There was a lot more push back on this Greg Mankiw post than I expected. I had kind of assumed, naively, that we had accepted that income was fairly heritable.

Mike Konczal pushes pretty hard

There’s nothing in the education of economists, which is training in a subset of engineering math techniques known as ‘convex optimization’, that prepares one for the biological sciences. Is there an economics class lab that compares to organic chemistry lab? I know economics people and I know bio/chem/biophysics people, and the techniques and research are way different. Now if economists approached their research into genetics in a manner that was “here’s an interesting thing…” as opposed to “here we have clearly solved for genetic influence…”, humbler conclusions, that would be one thing. But it tends to be of the “fighting out the door” manner.

I don’t think economists are completely out of there depth on this one. Economic theory depends heavily on optimization but on a day-to-day basis most economists work with data sets. Moreover, they work with data sets involving human beings and the problem of isolating effects on rational beings.  This is exactly the skill set that might be helpful in determining what factors effect income.

In addition, I don’t think anyone is arguing that this one study shows that income is heritable. We have a number of studies. Not only adoption studies but twin studies as well. All of them show at least a reasonable influence of genetics on income.

What made this study remarkable is that we had a randomized treatment. That means that the selection effects involved in adoption – effects that economists are used to having to worry about – are controlled. That is, certain people might select certain infants. Or, more likely wealthier people will have wider options available to them.

In general we might expect parents to desire healthier, heavy birth weight babies. Wealthy families may be more likely to get these babies. And we know that low birth weight correlates with developmental problems that could impair income.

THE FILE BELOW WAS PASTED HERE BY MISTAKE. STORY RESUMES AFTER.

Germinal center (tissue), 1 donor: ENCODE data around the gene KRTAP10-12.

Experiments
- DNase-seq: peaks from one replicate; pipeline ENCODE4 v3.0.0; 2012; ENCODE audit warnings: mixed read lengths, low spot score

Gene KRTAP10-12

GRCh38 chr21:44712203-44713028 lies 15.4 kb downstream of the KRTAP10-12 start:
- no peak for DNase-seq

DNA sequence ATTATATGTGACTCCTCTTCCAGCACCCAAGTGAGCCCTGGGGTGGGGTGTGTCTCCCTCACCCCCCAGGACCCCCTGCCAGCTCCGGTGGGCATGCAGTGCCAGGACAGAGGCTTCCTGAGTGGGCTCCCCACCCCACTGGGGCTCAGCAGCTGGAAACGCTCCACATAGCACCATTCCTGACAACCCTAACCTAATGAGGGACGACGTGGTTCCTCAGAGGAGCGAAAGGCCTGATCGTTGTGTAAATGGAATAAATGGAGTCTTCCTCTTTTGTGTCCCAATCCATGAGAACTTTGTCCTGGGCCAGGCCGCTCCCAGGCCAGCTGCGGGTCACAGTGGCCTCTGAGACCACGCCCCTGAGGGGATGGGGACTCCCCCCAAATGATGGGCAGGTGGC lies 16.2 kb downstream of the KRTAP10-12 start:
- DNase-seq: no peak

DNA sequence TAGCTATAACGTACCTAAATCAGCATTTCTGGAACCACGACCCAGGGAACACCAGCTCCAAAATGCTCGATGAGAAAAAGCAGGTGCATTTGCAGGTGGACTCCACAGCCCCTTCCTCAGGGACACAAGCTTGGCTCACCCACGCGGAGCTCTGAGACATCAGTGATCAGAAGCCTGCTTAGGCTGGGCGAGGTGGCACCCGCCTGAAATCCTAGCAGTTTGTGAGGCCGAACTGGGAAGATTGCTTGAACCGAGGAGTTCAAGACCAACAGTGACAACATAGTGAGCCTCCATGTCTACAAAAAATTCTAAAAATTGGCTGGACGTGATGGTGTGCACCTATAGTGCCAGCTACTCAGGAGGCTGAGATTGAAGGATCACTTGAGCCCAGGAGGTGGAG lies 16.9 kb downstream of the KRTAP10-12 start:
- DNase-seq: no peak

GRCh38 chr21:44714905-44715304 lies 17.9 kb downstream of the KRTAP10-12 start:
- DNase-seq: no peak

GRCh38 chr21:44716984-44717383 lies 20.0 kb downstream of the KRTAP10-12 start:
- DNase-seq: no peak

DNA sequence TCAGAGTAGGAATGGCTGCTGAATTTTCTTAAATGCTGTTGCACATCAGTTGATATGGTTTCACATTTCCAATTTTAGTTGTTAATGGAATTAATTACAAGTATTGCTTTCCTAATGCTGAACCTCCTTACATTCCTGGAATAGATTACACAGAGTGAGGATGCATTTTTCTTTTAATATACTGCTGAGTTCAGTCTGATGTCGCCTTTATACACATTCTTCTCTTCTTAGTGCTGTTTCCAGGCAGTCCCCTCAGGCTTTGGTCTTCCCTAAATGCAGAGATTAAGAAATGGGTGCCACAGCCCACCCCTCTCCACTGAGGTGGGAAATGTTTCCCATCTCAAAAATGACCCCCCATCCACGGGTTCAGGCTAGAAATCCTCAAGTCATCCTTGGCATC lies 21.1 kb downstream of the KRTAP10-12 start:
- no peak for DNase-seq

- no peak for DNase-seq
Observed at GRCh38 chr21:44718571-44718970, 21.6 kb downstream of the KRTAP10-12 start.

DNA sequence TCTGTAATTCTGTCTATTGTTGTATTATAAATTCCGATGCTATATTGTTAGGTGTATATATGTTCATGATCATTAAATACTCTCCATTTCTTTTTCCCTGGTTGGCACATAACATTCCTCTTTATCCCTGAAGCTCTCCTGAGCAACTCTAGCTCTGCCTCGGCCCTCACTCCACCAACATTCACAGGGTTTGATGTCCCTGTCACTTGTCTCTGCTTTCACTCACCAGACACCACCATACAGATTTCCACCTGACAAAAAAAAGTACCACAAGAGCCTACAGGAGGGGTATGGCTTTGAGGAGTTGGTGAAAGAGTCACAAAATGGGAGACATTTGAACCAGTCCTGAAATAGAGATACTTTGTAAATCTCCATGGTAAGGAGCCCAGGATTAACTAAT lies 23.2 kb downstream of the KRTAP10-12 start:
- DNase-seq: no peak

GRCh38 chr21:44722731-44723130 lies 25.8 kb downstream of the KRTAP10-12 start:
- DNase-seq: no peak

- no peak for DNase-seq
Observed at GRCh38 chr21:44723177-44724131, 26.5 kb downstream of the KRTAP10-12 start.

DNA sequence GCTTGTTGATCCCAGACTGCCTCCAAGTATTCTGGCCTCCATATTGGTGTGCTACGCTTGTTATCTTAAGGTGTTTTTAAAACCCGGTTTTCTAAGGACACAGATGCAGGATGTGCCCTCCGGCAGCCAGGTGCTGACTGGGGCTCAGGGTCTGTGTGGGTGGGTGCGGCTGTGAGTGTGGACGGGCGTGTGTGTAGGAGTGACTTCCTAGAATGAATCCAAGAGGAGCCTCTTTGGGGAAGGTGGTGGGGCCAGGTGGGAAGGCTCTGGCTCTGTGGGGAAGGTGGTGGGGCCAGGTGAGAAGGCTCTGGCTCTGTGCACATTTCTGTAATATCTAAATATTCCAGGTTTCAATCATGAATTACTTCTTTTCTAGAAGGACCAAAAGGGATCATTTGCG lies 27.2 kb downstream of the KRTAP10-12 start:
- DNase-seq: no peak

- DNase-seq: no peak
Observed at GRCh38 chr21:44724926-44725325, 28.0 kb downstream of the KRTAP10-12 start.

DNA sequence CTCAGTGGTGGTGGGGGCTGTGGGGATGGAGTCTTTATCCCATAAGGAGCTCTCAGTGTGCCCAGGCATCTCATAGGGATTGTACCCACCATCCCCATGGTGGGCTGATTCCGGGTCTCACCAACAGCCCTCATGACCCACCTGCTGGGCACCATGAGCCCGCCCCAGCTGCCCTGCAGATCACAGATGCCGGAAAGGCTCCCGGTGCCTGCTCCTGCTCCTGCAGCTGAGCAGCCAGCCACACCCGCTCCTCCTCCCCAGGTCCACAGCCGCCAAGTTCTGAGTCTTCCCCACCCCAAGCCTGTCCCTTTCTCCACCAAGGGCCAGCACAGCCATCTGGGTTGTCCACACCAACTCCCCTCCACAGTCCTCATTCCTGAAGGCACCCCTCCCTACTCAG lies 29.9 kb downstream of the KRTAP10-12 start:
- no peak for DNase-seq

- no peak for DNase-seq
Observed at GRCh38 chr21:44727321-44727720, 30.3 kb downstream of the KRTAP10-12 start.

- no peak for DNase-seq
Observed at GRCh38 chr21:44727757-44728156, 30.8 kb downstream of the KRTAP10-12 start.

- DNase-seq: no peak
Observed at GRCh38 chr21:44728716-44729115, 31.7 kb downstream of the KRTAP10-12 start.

Thus if we simply look at general adoption data we may see adopted income correlated with family income, not because high family income produces high adopted income but because the characteristics that make someone high income also make them more likely to be selected into a high income family.

All that being said there are some interesting things to point out. For example, if we take Mike’s suggestion of the 30+ subsample we still get a much stronger correlation in biological children.

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We also have a couple of bias issues

First, lying. This is a survey and people lie. Do we have any reason to think lying might bias the results. I think so. We might expect two big sources of lying bias. One, people with higher incomes may have higher incomes in part because they value the status that higher incomes provide. This means they may have a greater incentive to lie about their children’s income. This would tend to produce a stronger correlation between parent and child income in both birth and adopted children.

Two, parents may be reluctant to admit that one child has a much lower income than the other child, especially if they are close in age. This would tend to bring the slope of the curves closer together than would otherwise be the case.

Second, confusion about income classifications. Parents may not realize what their kids actual income is. We can imagine a low income parent thinking, “200K is rich and my child isn’t rich” and thus scoring their kid lower. On the higher income scale an opposite effect might prevail. This would tend increase the correlation.

Lastly, I sense, perhaps incorrectly, a certain fear among left leaning bloggers that heritability of income will undermine their efforts at a progressive tax system. That seems exactly backwards to me. If we ever get to the point where income differences are almost all genetic then that’s a very strong argument for redistribution.

Redistribution would have little economic effect since your genes are fixed and it would be compensating people for something that is completely beyond their control.

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